Title Biography as compilation: How to edit Georg Nikolaus Nissen’s "Biographie W. A. Mozart’s" (1828) in TEI

Encoded by   Vanessa Hannesschläger

Encoded by   Daniel Schopper


The Creative Commons Attribution 4.0 International (CC BY 4.0) License applies to this text.


As an implementation of TEI for textual analysis, the editing project of the early "Biographie W. A. Mozart’s" (1828) by Nissen, part of the "Digital Mozart-Edition" (DME) at the Mozart Foundation Salzburg, has recently started. The aim of the project is to reveal the structure of the text by way of markup of the manifold sources, which Nissen used for the biography: These comprise primary sources, such as original letters and documents of the Mozart family, secondary sources, such as contemporary literature about Mozart, and original texts written by the author and later editors.

In our presentation, we discuss the special challenges that arise when creating an edition that focuses on how a text was compiled:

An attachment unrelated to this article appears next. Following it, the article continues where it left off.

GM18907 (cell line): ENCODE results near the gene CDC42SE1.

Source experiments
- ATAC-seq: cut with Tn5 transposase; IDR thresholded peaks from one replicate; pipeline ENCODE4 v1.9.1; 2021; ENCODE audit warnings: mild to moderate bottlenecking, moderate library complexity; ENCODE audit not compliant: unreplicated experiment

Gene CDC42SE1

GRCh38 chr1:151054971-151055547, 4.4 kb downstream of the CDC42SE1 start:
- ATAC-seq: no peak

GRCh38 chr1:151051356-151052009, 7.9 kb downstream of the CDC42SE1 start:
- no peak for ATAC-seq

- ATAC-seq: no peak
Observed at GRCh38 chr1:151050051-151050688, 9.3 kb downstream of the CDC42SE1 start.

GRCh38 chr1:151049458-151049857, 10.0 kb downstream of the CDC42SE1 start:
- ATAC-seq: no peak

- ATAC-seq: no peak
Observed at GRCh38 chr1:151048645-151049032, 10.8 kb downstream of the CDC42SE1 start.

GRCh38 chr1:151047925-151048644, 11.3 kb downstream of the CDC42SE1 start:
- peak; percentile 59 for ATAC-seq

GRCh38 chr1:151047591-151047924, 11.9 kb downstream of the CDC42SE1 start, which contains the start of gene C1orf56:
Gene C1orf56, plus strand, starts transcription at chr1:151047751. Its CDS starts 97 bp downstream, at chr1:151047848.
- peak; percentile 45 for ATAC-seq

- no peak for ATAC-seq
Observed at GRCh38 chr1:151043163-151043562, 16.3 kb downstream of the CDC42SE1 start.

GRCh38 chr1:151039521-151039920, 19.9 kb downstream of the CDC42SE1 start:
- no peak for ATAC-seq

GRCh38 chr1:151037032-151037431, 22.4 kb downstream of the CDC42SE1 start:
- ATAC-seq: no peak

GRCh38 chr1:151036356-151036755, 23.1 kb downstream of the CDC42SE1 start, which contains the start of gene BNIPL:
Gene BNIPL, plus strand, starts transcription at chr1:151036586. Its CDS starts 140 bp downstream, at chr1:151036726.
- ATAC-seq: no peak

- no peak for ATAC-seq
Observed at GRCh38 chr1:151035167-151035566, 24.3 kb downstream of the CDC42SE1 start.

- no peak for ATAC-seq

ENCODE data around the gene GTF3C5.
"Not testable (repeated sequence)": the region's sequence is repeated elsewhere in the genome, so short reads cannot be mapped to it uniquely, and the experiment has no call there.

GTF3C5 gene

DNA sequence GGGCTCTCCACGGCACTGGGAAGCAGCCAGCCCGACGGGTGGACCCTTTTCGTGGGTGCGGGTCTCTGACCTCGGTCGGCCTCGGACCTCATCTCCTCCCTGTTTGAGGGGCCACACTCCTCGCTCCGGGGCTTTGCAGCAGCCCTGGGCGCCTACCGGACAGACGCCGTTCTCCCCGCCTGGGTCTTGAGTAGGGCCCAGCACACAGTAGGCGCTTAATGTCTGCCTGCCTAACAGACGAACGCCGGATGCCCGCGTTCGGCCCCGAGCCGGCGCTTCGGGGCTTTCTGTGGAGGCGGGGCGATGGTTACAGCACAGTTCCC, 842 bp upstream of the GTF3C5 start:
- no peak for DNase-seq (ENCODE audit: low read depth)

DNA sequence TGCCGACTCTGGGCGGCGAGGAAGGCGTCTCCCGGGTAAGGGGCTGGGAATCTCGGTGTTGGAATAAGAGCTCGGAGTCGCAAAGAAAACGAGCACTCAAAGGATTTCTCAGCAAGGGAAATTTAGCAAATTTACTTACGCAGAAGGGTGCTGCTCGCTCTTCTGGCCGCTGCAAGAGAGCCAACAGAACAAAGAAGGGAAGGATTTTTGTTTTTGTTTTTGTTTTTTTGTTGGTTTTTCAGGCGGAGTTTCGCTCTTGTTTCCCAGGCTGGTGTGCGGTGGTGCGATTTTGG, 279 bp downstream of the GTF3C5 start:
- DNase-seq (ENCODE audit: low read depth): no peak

• The encoding of text passages, which often do not correlate with common text structures (e.g. paragraphs, chapters).
  • The definition of different source types and responsible author / editors.
  • Linking the given source definitions to the text passages they refer to.
  • Integrating an exact bibliography of the sources as well as critical annotations for each of the single text passages.

Additional features of the edition include:

  • The linking of each identified source to digital resources such as the online publications of the DME (“Mozart Letters and Documents – Online Edition”; the “Neue Mozart-Ausgabe Online”) as well as digital collections of libraries and archives.
  • Indices of persons, locations, and works, using standardized data (e.g. GND).
  • The creation of a complete early Mozart bibliography up to 1828.
  • A search function with free and pre-installed options.

Our project fills a gap in Mozart research, presenting an annotated online edition of this important early Mozart biography which was the first to use original letters of the Mozart family, and, on the other hand, secondary texts on a large scale, though mostly without references.